Action-RPG Elm Knight may be 30 years old, but it still feels like it’s from the future
I’m a little ashamed to admit Elm Knight, a 1992 Japanese PC-98 action-RPG, caught my eye for the shallowest of reasons: a really cool title screen. Yeah, I know—absolutely disgraceful behaviour. In my defence, the title screen honestly is that good.
The image that grabbed me and refused to let go is a portrait of an inscrutable face, drenched in shadows. It’s got a threatening but not necessarily aggressive aura to it, the figure staring out of the screen sculpted in that unmistakably ’90s anime “bio-armour” style. It has a person-ish body that’s not quite machine, but also definitely not birthed.
Even when I stop overthinking it, that single static image remains a great piece of pixel art, and I saw it as a guarantee that whatever I was about to dive into was going to look pretty good even if the rest of the game amounted to a miserable pile of nothing.
“Look pretty good” is something of a massive understatement for this 30-year-old game. Elm Knight is an astonishing 10 disc epic where magical “Irregulars” fight against the fearsome might of a tech-loving Empire, a game that opens with a lengthy animated cutscene and isn’t shy about sprinkling the adventure that follows with even more. The frequency of these painstakingly hand-animated scenes is astonishing—no wonder the back of the box boasts about having two and a half hours of them.
The time and effort poured into these sequences shines through in every frame. Every single second of the intro is constructed in real-time using a combination of enormous action-packed sprites and scrolling background images. It displays animated cut-ins on top of continuously animated cutscenes without slowing to a crawl, a serious technical flex at the time—the steady stream of intensely detailed (and again, animated) mechanical designs make it feel like I’m witnessing a secret artist’s battle, everyone on the team determined to out-do one another.
Somehow Elm Knight’s artwork only gets better as the game goes on, casually introducing flourishes that few pixel art games would have for decades. There are animated “transparent” monitors and moving shadows that distort as they travel up and across other objects—handled manually by an artist’s eye, rather than calculated by a graphics card.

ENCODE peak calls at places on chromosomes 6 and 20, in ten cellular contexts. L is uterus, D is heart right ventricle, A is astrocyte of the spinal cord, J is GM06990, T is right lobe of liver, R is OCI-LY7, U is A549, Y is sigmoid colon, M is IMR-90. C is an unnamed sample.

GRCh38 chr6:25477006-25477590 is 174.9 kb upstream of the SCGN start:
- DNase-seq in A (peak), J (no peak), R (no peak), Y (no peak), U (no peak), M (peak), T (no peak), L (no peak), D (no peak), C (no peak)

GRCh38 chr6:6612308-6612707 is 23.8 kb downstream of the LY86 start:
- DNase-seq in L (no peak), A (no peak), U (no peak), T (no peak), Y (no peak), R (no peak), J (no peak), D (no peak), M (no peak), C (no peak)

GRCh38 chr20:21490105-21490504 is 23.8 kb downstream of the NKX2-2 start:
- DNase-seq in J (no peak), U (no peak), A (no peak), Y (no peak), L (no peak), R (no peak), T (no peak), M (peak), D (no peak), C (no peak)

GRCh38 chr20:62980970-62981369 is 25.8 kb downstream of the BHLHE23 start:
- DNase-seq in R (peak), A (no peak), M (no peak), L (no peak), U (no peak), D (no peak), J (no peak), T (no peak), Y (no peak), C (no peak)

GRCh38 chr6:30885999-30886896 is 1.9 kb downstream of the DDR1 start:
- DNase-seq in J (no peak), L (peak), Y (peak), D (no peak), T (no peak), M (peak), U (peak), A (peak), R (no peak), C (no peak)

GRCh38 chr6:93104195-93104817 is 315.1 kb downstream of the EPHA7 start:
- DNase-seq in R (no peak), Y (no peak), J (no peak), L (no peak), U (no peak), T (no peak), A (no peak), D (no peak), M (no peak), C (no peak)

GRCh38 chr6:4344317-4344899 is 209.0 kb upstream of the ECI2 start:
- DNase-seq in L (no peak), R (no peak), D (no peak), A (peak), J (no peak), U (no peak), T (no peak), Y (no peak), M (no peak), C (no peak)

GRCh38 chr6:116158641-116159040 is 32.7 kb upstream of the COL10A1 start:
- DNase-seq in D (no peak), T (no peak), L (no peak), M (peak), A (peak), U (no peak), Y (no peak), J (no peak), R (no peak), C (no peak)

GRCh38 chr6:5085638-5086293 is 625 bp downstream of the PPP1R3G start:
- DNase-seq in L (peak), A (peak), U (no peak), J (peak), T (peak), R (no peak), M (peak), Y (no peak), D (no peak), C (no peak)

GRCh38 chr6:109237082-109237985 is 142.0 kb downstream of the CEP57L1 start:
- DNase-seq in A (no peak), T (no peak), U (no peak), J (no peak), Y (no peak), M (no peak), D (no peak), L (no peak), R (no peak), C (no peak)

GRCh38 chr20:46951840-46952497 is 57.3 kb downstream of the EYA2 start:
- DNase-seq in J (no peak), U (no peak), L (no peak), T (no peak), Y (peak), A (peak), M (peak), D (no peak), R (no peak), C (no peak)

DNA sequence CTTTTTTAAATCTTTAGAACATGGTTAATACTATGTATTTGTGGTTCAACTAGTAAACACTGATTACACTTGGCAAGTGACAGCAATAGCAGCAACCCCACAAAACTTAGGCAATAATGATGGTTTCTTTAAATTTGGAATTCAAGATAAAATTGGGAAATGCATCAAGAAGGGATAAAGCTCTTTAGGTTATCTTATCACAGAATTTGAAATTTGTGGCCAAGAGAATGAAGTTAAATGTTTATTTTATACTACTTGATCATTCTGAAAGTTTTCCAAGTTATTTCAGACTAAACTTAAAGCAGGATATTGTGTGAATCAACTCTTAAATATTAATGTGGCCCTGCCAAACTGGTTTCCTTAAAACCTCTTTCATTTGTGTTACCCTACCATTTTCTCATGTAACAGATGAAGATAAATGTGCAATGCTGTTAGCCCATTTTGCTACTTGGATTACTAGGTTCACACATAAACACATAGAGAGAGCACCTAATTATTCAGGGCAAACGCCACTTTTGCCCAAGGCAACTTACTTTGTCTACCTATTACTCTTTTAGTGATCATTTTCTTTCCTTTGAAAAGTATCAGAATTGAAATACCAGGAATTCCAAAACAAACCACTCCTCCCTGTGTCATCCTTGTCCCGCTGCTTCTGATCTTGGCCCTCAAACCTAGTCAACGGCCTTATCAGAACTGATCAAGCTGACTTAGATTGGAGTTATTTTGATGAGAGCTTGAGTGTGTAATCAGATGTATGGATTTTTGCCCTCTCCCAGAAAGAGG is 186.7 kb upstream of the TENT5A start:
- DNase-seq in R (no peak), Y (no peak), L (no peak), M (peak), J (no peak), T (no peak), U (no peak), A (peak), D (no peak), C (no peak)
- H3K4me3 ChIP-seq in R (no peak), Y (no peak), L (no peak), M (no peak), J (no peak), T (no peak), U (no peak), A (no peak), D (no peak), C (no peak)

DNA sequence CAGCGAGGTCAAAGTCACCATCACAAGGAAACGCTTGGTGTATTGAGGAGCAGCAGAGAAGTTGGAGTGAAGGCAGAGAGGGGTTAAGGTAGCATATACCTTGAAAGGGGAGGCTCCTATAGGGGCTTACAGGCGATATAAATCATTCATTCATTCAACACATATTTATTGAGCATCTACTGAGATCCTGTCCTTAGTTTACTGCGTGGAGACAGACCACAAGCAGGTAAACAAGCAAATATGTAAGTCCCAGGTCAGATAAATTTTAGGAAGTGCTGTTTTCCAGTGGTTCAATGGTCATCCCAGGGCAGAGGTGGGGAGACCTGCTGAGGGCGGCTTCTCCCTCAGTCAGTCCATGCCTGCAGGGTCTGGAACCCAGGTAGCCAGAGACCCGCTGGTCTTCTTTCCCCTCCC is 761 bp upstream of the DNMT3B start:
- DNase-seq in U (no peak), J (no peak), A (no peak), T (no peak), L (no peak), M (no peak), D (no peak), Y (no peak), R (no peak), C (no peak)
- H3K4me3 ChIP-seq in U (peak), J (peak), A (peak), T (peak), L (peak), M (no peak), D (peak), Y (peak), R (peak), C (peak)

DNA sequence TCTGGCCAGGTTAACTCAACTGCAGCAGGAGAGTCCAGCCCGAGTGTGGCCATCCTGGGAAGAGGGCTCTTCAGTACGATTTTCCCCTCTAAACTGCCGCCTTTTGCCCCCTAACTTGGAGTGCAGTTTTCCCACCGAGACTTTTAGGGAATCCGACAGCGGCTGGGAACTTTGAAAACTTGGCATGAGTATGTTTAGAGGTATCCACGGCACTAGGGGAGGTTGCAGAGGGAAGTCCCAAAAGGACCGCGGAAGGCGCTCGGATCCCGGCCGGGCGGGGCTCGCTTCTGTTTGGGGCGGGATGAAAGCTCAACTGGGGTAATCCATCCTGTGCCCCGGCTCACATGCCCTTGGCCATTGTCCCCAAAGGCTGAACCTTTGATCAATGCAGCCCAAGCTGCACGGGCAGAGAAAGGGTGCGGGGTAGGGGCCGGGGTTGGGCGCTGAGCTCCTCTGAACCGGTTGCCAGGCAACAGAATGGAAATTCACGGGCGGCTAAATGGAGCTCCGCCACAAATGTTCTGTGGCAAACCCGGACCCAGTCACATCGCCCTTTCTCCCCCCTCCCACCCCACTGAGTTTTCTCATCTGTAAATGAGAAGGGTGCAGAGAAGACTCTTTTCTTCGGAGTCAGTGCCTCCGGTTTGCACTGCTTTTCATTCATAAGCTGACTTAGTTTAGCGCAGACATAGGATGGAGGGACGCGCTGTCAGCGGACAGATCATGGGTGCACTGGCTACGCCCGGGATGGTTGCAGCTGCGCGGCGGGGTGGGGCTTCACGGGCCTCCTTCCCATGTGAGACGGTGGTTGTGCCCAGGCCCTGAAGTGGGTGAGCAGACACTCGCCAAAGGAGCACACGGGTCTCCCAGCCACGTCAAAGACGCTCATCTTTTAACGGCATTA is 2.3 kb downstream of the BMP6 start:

Of course loads of computer games in the ’90s had impressive cutscenes—I fondly recall sitting quietly in front of my Amiga as some moody chiptunes accompanied the finest pixel art Europe had to offer. But those cutscenes tended to make the rest of the game look a bit, well, boring. “Stage 1: START!”… and suddenly you’d be controlling some little guy who looked like their running animation had been outsourced to a deep sea fish who’d only had someone describe the concept of “running” to them over the phone.
That’s not true here, and if anything the parts of Elm Knight where I’m in control are where the real magic lies, thanks to Micro Cabin’s “Space Graphic Structure” system (the fancy name for their proprietary 3D engine) used to bring real time first-person exploration and action-based battles to an old computer designed for neither.
Other games of the era like The Eye of the Beholder faked the effect, but Elm Knight has true seamless transitions from one “tile” to the next. Objects naturally grow larger as I step forwards or shift realistically (as far as a landscape made of scaled sprites can be “realistic”) to the side as I turn or strafe.